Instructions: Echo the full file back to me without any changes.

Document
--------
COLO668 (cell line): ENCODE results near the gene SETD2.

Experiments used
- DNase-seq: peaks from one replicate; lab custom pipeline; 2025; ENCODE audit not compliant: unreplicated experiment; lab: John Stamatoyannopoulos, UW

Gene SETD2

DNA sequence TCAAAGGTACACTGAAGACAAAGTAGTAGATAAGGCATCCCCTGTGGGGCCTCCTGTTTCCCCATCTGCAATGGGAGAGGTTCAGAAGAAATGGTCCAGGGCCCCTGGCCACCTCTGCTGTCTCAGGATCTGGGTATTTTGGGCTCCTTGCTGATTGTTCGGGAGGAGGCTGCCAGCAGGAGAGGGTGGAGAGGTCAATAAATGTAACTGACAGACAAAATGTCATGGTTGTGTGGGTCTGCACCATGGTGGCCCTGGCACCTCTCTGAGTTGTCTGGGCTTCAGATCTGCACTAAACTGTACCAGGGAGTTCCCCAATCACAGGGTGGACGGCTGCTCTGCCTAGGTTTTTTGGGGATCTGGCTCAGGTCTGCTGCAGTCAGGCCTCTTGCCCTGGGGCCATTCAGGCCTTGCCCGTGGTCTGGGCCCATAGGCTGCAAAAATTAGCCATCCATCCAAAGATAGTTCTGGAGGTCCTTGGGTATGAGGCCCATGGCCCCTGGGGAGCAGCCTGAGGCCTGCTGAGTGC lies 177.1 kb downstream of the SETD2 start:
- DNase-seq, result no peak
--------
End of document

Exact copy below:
COLO668 (cell line): ENCODE results near the gene SETD2.

Experiments used
- DNase-seq: peaks from one replicate; lab custom pipeline; 2025; ENCODE audit not compliant: unreplicated experiment; lab: John Stamatoyannopoulos, UW

Gene SETD2

DNA sequence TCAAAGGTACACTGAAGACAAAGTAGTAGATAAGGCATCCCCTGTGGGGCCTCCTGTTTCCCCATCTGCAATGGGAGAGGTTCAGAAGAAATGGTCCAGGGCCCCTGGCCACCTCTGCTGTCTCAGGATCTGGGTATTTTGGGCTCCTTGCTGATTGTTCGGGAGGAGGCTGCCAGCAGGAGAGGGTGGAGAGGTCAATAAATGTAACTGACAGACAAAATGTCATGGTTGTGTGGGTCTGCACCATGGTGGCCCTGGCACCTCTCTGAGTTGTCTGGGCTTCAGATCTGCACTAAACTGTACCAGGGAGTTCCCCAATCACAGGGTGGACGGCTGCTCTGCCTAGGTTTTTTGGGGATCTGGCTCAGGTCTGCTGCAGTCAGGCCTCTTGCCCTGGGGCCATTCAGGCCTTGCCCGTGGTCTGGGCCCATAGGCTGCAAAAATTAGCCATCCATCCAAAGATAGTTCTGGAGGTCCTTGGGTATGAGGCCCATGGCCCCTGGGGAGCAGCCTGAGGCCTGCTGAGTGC lies 177.1 kb downstream of the SETD2 start:
- DNase-seq, result no peak